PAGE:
If you didn't receive the script, drop by the studio early, get a script and
      leave. Come back at your appointed time.

      Be prepared. Have 10 or 15 headshots with you just in case there is another
      audition going on and you are asked to participate. I'm ALWAYS going to ask
      for a minimum of 2 and have needed as many as 10. And don't bother blaming
      your agent, if you are unprepared.

      Have headshots and resumes stapled back to back and make sure the resumes
      are either printed directly onto the back of the headshot or trimmed to
      size. I'm asking all talent to have their name in a clear and legible font
      on the lower right of their headshot and their agency logo on the lower
      left. By the way, this is not an arts and crafts studio and no, I won't
      lend you my scissors or staplers. (You may wish to give the photographer
      credit on the photo as well. This is usually high up in the border on the
      upper right, running vertically.)

      Bring size sheets. Pick up a blank size sheet when you audition. Make a
      few copies of it so you have blanks on hand. Fill one out very legibly with
      everything except the audition date and project name. Make a lot of copies
      so you'll have them on hand. Don't staple them to the headshot/resume. If
      your information or sizes change, fill out a new one and get copies of it.
      This will save you a great deal of time at the studio.

      I know a lot of this is now handled electronically, but there are those of
      us who still will ask for headshots, resumes and size sheets. Be prepared.

      Sign in, sit down and shut up. Noise can easily travel through the wall
      into the casting suite while taping is taking place. If someone insists on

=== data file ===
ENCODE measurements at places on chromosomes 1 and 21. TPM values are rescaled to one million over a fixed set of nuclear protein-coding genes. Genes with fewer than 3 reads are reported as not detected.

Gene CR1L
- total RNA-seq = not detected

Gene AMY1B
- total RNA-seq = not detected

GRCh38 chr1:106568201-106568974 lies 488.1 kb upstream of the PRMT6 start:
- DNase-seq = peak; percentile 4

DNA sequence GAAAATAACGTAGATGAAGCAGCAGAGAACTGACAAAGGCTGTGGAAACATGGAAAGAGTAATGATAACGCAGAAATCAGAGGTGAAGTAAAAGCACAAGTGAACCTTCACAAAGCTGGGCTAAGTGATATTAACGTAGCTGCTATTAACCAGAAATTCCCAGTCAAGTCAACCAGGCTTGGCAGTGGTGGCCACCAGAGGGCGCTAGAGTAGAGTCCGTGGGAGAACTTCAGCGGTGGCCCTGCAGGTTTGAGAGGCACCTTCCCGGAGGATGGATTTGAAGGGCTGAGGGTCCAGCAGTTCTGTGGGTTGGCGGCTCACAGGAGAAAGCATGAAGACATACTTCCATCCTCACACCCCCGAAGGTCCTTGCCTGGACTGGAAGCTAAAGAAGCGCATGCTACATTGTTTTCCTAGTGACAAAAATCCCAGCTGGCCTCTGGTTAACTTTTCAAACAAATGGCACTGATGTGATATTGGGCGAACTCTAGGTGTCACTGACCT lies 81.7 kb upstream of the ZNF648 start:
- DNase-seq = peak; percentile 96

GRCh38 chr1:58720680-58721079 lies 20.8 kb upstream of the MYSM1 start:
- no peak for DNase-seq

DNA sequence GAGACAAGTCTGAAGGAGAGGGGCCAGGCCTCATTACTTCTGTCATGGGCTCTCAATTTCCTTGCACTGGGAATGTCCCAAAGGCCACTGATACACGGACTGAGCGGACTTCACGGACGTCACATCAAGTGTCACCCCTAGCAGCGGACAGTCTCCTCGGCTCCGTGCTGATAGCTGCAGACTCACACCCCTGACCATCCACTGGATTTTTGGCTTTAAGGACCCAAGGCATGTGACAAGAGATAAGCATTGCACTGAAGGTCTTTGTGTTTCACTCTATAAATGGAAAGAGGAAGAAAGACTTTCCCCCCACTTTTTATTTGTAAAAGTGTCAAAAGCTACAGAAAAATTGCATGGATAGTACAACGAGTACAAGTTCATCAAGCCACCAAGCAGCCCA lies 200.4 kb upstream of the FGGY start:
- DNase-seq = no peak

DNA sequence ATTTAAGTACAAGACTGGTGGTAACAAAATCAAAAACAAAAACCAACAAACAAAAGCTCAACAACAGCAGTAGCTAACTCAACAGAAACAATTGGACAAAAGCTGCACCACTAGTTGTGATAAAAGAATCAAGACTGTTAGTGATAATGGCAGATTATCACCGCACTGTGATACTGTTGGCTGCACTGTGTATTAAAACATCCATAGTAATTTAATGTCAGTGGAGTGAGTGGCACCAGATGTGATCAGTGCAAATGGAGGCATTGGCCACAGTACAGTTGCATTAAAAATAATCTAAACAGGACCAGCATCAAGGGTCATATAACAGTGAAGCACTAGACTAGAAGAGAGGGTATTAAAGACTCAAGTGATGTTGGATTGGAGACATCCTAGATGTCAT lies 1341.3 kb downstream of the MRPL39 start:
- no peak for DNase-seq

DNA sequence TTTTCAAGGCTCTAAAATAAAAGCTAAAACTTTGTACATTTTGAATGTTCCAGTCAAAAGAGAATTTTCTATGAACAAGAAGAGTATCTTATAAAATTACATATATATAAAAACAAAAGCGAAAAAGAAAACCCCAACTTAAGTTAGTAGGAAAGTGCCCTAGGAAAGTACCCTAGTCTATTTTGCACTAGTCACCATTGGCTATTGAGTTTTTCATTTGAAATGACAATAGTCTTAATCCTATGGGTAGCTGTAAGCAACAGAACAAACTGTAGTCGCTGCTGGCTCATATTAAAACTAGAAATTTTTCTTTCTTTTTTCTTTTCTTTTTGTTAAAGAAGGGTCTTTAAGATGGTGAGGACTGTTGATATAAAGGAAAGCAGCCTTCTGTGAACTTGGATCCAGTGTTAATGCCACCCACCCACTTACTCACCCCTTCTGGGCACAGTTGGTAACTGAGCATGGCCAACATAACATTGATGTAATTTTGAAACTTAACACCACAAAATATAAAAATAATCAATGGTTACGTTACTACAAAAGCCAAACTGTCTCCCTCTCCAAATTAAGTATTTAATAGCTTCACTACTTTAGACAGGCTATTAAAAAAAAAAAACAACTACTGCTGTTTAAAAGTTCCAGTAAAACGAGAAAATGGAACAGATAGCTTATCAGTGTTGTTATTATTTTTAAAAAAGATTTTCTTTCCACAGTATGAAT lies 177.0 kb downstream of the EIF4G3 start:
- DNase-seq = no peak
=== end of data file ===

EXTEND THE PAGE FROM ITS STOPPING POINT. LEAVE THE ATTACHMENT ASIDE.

talking, just tell them you'll talk later and that you are using the waiting
      time to concentrate and focus on the material. If they continue to annoy
      you, move. You should use the time to actually concentrate and focus on the

      Leave as much as possible in your trunk. Don't bring in 2 armloads of
      briefcases, laptops, cell phones, etc. When you walk in the door, you
      should have your headshots, resumes, size sheets, pen and script. That
      requires one manila envelope. There really isn't any place to put all your
      stuff and you certainly can't leave it unattended in the reception area and
      certainly not with the receptionist.

      Listen to any direction given in the reception room so that you will know
      what to expect when you enter the casting suite. I go out to the reception
      area throughout the day to give the actors direction and information about
      the audition in order to help you be better prepared and so that you will
      know exactly what to expect.

      If you have any questions, ask them first of your agent, i.e. pronunciation
      of a word, callback dates, shoot dates, etc. If your agent doesn't know,
      then ask the receptionist.

      Side note: If you are unavailable for the callbacks or shoot dates, DO NOT
      GO TO THE AUDITION! And obviously don't go if you have a current conflict,
      i.e. fast-food restaurant, casual-dining restaurant, auto, beverage,
      clothing line, computer, etc.

      When you enter the casting studio, put your personal items (which of course
      should be in your car) on the floor by the door or on a table, if one is
      provided. Stop and check to see where the mark is, where the camera is and
      the general set up of the room. Go stand on the mark unless otherwise

      Greet the CD and camera operator by name, if possible. Being called by